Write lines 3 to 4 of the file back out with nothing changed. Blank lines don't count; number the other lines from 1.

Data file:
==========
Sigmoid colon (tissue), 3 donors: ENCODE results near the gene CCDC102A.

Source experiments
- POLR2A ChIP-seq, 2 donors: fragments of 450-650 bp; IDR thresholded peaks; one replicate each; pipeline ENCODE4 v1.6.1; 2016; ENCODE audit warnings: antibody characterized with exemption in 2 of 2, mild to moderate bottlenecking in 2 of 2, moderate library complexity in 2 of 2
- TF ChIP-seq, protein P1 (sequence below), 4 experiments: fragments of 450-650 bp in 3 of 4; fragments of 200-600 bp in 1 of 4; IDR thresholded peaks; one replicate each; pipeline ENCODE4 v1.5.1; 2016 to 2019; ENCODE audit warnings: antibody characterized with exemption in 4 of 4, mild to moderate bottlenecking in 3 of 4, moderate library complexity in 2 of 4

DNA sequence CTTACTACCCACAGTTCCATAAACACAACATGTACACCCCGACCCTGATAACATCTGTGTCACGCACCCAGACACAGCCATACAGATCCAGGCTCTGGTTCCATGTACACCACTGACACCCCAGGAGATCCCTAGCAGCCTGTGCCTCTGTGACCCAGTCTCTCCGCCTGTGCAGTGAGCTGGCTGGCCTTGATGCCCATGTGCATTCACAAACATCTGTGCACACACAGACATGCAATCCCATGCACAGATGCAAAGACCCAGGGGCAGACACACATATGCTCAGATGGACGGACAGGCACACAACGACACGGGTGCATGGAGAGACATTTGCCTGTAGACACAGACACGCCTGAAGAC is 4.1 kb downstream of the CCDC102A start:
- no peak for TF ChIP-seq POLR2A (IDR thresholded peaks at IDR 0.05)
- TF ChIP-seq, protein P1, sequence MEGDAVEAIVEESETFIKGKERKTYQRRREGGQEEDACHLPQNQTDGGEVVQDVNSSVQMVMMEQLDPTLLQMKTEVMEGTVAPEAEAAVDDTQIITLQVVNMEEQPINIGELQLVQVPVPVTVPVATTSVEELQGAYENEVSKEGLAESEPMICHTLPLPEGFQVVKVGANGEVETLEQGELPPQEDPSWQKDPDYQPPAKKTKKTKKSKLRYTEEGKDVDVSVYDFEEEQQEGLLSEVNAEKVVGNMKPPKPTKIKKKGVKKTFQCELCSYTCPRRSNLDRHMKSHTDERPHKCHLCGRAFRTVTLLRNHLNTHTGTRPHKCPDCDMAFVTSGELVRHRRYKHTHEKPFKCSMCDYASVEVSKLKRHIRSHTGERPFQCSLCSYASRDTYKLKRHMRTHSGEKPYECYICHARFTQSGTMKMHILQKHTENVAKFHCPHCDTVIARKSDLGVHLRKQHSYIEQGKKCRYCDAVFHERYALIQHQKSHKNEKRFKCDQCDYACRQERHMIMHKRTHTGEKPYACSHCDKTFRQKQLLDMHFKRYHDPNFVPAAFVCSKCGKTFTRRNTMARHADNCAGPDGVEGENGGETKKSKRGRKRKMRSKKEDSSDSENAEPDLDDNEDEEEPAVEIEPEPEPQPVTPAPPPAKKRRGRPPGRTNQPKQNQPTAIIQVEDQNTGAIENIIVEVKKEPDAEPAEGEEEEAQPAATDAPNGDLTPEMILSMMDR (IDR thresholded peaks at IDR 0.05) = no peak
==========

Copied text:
- POLR2A ChIP-seq, 2 donors: fragments of 450-650 bp; IDR thresholded peaks; one replicate each; pipeline ENCODE4 v1.6.1; 2016; ENCODE audit warnings: antibody characterized with exemption in 2 of 2, mild to moderate bottlenecking in 2 of 2, moderate library complexity in 2 of 2
- TF ChIP-seq, protein P1 (sequence below), 4 experiments: fragments of 450-650 bp in 3 of 4; fragments of 200-600 bp in 1 of 4; IDR thresholded peaks; one replicate each; pipeline ENCODE4 v1.5.1; 2016 to 2019; ENCODE audit warnings: antibody characterized with exemption in 4 of 4, mild to moderate bottlenecking in 3 of 4, moderate library complexity in 2 of 4